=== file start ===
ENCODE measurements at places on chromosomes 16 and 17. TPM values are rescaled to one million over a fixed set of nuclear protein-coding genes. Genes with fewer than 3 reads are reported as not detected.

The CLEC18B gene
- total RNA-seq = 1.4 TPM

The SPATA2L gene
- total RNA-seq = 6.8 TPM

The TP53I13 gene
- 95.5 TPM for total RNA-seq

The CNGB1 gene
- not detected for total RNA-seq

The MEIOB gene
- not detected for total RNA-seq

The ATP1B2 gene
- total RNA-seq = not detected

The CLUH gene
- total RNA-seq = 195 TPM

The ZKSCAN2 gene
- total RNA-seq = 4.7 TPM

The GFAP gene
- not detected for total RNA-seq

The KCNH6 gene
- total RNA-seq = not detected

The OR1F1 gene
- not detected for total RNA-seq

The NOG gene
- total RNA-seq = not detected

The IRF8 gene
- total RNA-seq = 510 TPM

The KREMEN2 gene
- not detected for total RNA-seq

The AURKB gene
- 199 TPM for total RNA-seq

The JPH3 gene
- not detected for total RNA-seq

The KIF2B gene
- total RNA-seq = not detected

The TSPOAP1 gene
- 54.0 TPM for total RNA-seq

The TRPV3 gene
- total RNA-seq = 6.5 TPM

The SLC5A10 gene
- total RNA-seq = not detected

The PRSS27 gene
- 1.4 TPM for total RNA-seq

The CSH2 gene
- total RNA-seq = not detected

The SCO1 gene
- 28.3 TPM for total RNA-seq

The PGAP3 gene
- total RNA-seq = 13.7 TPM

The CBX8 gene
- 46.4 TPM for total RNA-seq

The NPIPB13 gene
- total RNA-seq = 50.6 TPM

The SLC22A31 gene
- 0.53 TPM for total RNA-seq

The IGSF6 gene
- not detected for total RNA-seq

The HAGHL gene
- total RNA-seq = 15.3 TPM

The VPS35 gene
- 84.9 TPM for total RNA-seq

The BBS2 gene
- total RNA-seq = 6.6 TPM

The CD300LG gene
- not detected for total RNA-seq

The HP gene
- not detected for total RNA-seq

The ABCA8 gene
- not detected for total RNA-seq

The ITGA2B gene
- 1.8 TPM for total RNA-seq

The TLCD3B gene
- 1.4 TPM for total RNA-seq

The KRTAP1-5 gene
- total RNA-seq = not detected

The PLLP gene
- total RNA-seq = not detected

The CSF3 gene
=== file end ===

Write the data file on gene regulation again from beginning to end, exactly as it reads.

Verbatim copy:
ENCODE measurements at places on chromosomes 16 and 17. TPM values are rescaled to one million over a fixed set of nuclear protein-coding genes. Genes with fewer than 3 reads are reported as not detected.

The CLEC18B gene
- total RNA-seq = 1.4 TPM

The SPATA2L gene
- total RNA-seq = 6.8 TPM

The TP53I13 gene
- 95.5 TPM for total RNA-seq

The CNGB1 gene
- not detected for total RNA-seq

The MEIOB gene
- not detected for total RNA-seq

The ATP1B2 gene
- total RNA-seq = not detected

The CLUH gene
- total RNA-seq = 195 TPM

The ZKSCAN2 gene
- total RNA-seq = 4.7 TPM

The GFAP gene
- not detected for total RNA-seq

The KCNH6 gene
- total RNA-seq = not detected

The OR1F1 gene
- not detected for total RNA-seq

The NOG gene
- total RNA-seq = not detected

The IRF8 gene
- total RNA-seq = 510 TPM

The KREMEN2 gene
- not detected for total RNA-seq

The AURKB gene
- 199 TPM for total RNA-seq

The JPH3 gene
- not detected for total RNA-seq

The KIF2B gene
- total RNA-seq = not detected

The TSPOAP1 gene
- 54.0 TPM for total RNA-seq

The TRPV3 gene
- total RNA-seq = 6.5 TPM

The SLC5A10 gene
- total RNA-seq = not detected

The PRSS27 gene
- 1.4 TPM for total RNA-seq

The CSH2 gene
- total RNA-seq = not detected

The SCO1 gene
- 28.3 TPM for total RNA-seq

The PGAP3 gene
- total RNA-seq = 13.7 TPM

The CBX8 gene
- 46.4 TPM for total RNA-seq

The NPIPB13 gene
- total RNA-seq = 50.6 TPM

The SLC22A31 gene
- 0.53 TPM for total RNA-seq

The IGSF6 gene
- not detected for total RNA-seq

The HAGHL gene
- total RNA-seq = 15.3 TPM

The VPS35 gene
- 84.9 TPM for total RNA-seq

The BBS2 gene
- total RNA-seq = 6.6 TPM

The CD300LG gene
- not detected for total RNA-seq

The HP gene
- not detected for total RNA-seq

The ABCA8 gene
- not detected for total RNA-seq

The ITGA2B gene
- 1.8 TPM for total RNA-seq

The TLCD3B gene
- 1.4 TPM for total RNA-seq

The KRTAP1-5 gene
- total RNA-seq = not detected

The PLLP gene
- total RNA-seq = not detected

The CSF3 gene